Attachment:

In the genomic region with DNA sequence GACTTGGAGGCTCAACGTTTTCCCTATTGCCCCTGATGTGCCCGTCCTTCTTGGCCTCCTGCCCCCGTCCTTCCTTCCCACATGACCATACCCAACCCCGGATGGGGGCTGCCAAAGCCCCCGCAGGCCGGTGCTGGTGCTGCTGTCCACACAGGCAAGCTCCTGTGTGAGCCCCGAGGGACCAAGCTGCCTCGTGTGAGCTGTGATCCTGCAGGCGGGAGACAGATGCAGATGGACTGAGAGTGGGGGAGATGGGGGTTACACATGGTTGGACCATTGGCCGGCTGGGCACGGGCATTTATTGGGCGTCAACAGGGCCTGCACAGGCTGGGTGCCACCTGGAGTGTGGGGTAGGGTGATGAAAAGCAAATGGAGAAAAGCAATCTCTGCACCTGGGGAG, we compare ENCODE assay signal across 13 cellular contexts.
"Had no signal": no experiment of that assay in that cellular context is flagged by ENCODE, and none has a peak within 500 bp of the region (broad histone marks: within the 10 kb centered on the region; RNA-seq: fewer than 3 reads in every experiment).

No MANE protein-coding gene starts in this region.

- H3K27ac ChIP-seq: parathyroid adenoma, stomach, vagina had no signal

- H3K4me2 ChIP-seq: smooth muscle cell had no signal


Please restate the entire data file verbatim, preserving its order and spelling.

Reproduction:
In the genomic region with DNA sequence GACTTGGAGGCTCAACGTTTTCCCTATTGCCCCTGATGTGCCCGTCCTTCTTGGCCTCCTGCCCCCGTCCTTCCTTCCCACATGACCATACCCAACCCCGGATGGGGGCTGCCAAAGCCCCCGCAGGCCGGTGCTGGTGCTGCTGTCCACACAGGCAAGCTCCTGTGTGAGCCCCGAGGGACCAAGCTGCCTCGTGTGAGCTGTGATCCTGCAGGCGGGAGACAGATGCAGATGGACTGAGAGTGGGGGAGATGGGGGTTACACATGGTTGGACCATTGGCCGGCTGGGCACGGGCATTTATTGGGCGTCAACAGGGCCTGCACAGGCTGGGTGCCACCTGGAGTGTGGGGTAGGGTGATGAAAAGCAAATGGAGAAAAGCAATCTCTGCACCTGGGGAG, we compare ENCODE assay signal across 13 cellular contexts.
"Had no signal": no experiment of that assay in that cellular context is flagged by ENCODE, and none has a peak within 500 bp of the region (broad histone marks: within the 10 kb centered on the region; RNA-seq: fewer than 3 reads in every experiment).

No MANE protein-coding gene starts in this region.

- H3K27ac ChIP-seq: parathyroid adenoma, stomach, vagina had no signal

- H3K4me2 ChIP-seq: smooth muscle cell had no signal